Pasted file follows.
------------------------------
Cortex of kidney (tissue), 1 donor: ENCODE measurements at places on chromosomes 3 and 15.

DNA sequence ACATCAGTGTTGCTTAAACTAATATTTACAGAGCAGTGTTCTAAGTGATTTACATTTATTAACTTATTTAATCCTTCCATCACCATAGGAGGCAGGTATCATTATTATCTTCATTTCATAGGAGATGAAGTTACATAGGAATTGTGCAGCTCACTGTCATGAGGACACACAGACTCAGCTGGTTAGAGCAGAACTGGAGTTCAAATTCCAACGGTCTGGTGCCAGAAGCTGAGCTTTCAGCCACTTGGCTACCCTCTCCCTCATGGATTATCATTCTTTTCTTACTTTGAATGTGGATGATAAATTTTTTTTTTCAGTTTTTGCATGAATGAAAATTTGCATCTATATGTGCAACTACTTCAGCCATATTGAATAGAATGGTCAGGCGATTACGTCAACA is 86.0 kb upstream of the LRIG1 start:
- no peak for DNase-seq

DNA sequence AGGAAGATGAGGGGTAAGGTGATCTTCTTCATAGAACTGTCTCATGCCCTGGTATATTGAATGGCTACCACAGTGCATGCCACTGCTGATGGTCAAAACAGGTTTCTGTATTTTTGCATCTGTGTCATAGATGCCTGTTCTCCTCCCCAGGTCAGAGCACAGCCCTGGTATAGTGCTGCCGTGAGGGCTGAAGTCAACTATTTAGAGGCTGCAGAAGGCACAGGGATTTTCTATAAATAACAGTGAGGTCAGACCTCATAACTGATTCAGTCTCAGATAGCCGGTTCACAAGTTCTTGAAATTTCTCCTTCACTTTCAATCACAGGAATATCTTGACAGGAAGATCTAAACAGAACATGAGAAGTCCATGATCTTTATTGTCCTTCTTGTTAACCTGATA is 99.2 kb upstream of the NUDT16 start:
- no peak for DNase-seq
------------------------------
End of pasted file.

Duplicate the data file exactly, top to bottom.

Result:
Cortex of kidney (tissue), 1 donor: ENCODE measurements at places on chromosomes 3 and 15.

DNA sequence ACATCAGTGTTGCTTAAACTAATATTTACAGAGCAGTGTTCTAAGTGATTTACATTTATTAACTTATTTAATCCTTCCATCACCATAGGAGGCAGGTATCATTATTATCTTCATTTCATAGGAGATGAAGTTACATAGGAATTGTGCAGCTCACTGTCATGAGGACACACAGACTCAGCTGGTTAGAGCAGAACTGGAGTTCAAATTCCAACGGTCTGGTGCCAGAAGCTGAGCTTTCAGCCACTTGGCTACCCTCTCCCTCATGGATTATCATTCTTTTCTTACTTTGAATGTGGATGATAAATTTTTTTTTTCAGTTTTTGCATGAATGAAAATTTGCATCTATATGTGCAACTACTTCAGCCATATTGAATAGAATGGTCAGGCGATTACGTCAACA is 86.0 kb upstream of the LRIG1 start:
- no peak for DNase-seq

DNA sequence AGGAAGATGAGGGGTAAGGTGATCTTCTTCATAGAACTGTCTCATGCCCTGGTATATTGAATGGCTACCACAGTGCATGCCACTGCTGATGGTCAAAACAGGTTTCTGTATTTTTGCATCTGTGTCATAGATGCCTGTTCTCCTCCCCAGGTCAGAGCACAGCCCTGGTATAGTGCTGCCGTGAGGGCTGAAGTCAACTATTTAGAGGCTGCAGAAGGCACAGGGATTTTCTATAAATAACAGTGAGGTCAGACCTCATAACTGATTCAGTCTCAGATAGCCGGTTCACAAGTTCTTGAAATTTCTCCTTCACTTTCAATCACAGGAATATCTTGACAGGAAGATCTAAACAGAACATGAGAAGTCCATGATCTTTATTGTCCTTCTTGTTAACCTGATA is 99.2 kb upstream of the NUDT16 start:
- no peak for DNase-seq